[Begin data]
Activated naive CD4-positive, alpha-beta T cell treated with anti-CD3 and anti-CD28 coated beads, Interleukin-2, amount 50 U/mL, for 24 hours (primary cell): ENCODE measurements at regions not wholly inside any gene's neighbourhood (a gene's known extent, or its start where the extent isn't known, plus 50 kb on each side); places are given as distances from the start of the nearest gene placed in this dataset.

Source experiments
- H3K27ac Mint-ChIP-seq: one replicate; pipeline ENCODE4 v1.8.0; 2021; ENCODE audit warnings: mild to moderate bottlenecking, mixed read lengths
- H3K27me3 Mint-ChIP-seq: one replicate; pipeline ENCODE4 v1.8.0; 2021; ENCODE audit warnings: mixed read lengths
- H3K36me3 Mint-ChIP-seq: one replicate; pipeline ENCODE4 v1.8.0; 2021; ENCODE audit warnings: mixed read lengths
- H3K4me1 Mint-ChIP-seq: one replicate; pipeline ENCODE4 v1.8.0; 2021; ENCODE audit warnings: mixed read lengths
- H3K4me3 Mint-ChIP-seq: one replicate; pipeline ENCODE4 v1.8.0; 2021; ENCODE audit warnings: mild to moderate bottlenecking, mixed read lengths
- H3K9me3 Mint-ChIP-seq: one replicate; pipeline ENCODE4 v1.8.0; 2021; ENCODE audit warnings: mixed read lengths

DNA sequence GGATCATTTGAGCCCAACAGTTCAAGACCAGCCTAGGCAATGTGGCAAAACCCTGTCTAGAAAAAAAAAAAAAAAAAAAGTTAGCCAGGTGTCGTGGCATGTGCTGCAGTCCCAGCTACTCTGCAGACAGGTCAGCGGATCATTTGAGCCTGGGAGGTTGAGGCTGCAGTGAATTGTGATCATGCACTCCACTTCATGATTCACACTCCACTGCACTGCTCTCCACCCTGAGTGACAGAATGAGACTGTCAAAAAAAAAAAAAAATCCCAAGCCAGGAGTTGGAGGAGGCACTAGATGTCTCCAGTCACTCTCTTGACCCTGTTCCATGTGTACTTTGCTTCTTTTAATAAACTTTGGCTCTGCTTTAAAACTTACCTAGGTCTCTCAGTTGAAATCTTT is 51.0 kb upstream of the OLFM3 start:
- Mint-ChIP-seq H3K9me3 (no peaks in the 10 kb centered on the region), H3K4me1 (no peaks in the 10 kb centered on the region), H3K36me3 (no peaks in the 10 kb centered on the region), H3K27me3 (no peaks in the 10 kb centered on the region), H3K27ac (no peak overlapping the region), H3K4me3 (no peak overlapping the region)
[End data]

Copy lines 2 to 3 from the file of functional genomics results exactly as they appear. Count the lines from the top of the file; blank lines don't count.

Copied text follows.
Source experiments
- H3K27ac Mint-ChIP-seq: one replicate; pipeline ENCODE4 v1.8.0; 2021; ENCODE audit warnings: mild to moderate bottlenecking, mixed read lengths